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date: 05 December 2023

The Harms and Crimes of Frackinglocked

The Harms and Crimes of Frackinglocked

  • Jack Adam LampkinJack Adam LampkinCriminology, York St John University


A plethora of academic research into fracking for shale gas suggests the practice leads to a variety of social and environmental harms and crimes. Social harms involve the impacts that fracking has on the lives of local communities that adopt fracking. This involves the impact of “boom-and-bust” cycles on communities, the adverse impacts of fracking activities on property values, the impact of corporate financial bribery on physical and mental health, and other disturbances such as heavy truck traffic, dust, noise, and light pollutions. Environmental harms include the ability of fracking to create earthquakes, the potential contamination of natural water systems, problems around the creation and disposal of hazardous wastewaters, and the climatic impacts of flaring and venting waste gases. Fracking is also directly linked to crime in a myriad of different ways, including through crimes of the powerful, consequential crimes, and indirect crimes. Crimes of the powerful include fraud, corruption, and the violation of environmental laws and regulations. Consequential crimes are a by-product of fracking exploration and production, such as protest-related crimes and state crimes. Conversely, indirect crimes are committed as a result of fracking activity. This includes street-level crimes, violent crimes, and domestic assaults, all of which are found in higher prevalence in locales that experience fracking operations compared to those that do not. Overall, prospective governments and policy-makers should carefully weigh any potential economic benefits of fracking with the possible ensuing social and environmental harms and crimes the process produces prior to legislating in favor of the process.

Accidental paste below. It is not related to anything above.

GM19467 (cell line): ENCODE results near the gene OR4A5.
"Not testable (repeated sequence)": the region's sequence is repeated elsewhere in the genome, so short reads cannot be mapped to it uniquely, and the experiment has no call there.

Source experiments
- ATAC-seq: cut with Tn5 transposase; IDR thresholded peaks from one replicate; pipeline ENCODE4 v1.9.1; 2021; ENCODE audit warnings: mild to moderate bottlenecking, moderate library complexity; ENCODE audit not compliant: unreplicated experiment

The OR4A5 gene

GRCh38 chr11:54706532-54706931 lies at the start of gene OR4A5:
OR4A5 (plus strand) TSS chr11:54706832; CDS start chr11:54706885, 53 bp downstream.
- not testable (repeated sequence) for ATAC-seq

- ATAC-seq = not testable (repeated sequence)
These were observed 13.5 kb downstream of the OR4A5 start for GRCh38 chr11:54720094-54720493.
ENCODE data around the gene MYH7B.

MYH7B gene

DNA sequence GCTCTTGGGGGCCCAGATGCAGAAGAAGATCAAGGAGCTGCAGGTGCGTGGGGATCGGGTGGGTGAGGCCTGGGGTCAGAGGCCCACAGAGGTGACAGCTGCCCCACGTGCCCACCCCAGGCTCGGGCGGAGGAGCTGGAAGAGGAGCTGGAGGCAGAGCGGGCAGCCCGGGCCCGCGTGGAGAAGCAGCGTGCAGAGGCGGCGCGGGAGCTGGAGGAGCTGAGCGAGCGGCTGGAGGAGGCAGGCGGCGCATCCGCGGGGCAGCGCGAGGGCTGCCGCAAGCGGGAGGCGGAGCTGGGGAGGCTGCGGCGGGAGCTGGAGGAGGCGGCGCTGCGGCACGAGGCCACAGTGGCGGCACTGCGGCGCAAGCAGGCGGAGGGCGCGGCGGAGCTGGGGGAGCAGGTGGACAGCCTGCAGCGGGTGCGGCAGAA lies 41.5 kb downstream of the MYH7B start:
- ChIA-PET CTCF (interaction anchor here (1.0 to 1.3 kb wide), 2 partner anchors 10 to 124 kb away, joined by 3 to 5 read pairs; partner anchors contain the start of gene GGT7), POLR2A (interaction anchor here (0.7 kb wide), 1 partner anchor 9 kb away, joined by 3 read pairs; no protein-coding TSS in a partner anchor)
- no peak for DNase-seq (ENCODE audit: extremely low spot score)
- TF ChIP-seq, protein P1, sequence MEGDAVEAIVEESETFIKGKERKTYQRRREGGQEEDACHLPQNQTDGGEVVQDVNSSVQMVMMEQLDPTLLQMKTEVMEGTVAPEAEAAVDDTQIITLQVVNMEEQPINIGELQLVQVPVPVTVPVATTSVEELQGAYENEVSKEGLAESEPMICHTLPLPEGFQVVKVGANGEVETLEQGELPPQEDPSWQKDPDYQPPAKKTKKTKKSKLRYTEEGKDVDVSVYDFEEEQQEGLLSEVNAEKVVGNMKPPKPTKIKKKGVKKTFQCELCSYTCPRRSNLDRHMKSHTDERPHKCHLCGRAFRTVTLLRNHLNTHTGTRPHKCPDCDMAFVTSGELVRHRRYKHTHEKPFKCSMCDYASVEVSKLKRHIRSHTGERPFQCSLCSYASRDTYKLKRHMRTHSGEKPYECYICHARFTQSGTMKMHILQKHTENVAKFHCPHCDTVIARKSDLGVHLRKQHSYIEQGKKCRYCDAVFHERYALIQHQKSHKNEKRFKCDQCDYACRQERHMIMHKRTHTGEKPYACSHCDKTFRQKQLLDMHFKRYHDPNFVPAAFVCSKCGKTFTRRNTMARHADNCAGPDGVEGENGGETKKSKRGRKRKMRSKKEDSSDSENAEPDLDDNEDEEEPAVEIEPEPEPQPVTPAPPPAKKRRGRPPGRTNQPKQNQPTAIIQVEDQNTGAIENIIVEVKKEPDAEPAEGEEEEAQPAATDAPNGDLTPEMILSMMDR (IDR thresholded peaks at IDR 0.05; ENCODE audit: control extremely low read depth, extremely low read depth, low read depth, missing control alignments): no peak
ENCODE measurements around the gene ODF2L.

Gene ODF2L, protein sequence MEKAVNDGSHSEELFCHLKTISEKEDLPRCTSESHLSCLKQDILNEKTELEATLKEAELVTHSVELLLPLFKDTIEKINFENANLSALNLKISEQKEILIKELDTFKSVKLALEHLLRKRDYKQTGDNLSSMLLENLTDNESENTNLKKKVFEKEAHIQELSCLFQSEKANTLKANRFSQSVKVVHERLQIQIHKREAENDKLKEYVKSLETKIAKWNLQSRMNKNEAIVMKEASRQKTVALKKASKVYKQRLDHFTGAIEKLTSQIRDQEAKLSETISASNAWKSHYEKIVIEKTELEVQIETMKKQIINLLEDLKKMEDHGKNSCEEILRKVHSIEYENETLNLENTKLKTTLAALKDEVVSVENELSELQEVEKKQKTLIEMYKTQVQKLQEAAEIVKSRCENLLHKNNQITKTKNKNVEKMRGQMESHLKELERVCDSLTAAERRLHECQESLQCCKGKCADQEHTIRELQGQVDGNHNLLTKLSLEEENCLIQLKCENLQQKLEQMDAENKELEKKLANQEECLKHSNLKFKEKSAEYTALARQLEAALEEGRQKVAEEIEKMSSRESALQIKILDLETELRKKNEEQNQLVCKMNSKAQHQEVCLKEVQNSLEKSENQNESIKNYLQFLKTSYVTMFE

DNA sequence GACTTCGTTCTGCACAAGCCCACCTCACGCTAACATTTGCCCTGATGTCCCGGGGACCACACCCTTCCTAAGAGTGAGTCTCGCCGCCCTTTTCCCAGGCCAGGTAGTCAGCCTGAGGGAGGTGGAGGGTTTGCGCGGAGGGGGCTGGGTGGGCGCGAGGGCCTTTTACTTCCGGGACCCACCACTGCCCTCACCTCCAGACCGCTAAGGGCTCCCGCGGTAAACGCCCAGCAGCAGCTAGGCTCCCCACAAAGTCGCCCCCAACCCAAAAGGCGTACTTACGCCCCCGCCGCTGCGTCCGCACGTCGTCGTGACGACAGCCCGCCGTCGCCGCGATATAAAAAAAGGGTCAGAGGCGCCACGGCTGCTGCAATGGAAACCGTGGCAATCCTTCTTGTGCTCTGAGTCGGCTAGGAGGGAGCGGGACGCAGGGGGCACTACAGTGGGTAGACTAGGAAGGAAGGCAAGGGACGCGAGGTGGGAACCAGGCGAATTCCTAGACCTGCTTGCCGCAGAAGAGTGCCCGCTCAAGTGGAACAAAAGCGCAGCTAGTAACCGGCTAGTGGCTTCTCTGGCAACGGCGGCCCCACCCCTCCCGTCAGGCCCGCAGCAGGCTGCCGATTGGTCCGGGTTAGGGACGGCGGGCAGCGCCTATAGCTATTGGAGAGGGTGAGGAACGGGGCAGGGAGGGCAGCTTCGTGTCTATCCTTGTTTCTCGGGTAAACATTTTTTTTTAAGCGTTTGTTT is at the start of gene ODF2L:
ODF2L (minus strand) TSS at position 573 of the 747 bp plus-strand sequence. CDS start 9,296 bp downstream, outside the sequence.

• Critical Criminology

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